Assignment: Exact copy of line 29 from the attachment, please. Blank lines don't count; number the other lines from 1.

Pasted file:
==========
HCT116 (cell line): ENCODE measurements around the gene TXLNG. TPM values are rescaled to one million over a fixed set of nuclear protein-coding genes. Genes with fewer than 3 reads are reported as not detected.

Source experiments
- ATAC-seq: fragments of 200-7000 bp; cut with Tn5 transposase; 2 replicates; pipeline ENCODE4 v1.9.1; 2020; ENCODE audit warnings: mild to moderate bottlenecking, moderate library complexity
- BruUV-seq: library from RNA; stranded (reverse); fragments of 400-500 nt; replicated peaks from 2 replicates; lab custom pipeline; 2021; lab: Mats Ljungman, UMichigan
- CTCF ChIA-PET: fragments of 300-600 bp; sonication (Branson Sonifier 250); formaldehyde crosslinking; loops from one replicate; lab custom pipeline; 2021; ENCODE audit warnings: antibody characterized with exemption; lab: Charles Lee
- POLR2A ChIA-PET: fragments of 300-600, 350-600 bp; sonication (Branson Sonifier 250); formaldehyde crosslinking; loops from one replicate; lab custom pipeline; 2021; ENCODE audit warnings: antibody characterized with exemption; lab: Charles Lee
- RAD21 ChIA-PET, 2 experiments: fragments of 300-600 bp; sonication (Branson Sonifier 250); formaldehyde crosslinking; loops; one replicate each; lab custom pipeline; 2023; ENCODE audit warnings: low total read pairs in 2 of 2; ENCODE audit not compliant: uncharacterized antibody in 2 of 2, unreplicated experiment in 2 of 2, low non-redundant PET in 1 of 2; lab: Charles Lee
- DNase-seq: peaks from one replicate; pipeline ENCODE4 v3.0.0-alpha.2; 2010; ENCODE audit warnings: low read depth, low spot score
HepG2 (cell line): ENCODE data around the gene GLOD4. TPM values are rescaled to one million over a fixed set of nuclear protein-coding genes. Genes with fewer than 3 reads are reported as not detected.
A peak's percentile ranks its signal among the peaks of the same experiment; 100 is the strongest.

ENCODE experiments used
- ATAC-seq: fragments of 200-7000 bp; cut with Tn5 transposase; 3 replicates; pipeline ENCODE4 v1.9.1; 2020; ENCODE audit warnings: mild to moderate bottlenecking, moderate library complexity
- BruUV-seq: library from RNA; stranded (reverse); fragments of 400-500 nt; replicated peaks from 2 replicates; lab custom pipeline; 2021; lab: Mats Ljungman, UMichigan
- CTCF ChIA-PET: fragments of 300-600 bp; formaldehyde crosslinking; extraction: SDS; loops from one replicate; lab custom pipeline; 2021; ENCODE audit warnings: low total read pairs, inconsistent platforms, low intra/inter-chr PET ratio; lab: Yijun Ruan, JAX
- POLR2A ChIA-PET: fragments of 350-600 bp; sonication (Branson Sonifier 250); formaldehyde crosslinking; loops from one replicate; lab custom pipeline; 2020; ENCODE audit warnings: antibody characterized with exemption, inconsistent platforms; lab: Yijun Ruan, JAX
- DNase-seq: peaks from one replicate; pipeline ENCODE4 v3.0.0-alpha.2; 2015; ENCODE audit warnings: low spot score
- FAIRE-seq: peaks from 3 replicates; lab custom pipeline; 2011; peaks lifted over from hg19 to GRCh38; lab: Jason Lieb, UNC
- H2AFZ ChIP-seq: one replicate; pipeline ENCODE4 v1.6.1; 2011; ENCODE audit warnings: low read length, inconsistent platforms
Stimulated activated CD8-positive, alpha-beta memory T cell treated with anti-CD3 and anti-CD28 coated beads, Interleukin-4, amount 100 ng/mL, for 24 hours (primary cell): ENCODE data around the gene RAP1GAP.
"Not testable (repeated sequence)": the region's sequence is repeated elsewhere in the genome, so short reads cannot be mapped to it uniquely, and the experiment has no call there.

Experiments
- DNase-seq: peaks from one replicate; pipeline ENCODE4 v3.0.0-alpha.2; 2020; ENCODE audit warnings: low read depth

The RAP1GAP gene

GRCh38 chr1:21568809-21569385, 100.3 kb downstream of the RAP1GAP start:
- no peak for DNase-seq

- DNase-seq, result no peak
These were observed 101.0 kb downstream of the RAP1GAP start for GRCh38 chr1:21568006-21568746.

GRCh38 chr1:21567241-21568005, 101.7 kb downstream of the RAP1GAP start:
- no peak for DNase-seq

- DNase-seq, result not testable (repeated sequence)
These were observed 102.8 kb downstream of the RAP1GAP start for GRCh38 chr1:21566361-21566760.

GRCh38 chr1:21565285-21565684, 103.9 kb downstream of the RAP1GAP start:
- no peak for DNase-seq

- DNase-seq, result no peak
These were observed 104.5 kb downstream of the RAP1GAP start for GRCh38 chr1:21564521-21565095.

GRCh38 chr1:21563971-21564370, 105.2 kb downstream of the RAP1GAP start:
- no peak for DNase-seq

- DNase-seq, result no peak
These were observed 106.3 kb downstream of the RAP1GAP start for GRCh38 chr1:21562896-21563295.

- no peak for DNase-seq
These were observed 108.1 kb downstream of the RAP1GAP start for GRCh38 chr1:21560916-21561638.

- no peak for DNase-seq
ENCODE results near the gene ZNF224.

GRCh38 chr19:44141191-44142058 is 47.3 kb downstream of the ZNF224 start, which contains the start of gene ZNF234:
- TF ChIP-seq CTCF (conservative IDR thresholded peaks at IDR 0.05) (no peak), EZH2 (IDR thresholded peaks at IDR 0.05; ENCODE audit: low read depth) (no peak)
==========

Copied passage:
- no peak for DNase-seq